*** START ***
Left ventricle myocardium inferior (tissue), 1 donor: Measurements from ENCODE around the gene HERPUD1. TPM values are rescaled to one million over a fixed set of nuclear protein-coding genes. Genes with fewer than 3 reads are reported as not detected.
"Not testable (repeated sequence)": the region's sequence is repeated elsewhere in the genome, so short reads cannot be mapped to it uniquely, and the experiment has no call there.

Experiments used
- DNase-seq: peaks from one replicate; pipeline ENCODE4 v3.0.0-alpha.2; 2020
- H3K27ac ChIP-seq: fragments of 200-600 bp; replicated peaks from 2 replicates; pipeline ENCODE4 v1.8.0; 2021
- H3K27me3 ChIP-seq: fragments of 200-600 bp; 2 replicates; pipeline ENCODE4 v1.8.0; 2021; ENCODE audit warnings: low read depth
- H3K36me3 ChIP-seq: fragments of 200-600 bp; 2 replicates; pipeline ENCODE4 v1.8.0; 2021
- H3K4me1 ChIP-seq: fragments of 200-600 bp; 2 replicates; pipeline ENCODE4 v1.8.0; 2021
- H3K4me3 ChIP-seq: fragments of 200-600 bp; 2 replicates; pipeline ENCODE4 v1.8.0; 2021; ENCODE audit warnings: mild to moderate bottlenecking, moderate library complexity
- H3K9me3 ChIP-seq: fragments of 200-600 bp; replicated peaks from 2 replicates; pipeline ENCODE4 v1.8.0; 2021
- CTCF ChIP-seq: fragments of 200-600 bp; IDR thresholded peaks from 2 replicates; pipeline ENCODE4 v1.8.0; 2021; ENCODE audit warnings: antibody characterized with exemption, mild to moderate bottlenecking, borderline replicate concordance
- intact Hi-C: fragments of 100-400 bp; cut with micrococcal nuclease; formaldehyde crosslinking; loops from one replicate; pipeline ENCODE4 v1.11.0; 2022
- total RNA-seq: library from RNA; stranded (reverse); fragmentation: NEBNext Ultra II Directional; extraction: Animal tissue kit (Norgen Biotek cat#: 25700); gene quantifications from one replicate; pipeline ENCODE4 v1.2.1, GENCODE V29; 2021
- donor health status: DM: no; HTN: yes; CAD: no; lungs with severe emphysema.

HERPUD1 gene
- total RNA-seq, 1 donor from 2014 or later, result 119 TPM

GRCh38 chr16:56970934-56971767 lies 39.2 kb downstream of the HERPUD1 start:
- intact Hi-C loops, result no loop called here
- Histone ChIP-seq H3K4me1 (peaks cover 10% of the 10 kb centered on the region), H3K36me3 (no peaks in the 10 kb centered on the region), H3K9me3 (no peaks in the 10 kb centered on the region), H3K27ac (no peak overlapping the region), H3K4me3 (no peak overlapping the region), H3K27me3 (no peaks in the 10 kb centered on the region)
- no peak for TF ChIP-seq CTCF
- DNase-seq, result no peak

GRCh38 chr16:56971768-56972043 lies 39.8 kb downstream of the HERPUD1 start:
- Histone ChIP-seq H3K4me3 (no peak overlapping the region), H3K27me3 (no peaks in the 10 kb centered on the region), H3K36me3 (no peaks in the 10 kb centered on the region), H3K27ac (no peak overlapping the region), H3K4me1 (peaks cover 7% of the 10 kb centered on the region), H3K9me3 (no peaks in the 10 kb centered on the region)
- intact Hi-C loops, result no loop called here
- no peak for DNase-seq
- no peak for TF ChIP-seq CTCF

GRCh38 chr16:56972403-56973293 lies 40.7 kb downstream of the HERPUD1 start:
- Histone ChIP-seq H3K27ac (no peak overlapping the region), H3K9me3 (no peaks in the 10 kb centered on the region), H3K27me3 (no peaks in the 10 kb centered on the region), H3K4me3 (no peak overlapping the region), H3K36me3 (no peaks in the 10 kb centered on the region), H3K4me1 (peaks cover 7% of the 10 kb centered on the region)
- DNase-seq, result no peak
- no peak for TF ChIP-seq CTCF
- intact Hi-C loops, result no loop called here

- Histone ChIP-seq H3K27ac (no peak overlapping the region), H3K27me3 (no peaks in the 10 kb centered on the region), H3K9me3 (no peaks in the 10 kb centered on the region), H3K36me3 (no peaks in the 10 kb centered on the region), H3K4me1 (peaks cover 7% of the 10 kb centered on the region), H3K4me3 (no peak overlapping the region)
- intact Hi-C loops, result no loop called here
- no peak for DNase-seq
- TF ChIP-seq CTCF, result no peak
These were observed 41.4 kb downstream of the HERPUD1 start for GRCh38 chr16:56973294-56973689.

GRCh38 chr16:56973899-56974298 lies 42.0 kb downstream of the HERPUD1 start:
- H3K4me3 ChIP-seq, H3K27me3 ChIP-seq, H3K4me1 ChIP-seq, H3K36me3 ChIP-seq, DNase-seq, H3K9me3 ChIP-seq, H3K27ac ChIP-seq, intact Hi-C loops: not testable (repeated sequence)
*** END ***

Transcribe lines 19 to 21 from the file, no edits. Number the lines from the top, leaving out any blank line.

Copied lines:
- Histone ChIP-seq H3K4me1 (peaks cover 10% of the 10 kb centered on the region), H3K36me3 (no peaks in the 10 kb centered on the region), H3K9me3 (no peaks in the 10 kb centered on the region), H3K27ac (no peak overlapping the region), H3K4me3 (no peak overlapping the region), H3K27me3 (no peaks in the 10 kb centered on the region)
- no peak for TF ChIP-seq CTCF
- DNase-seq, result no peak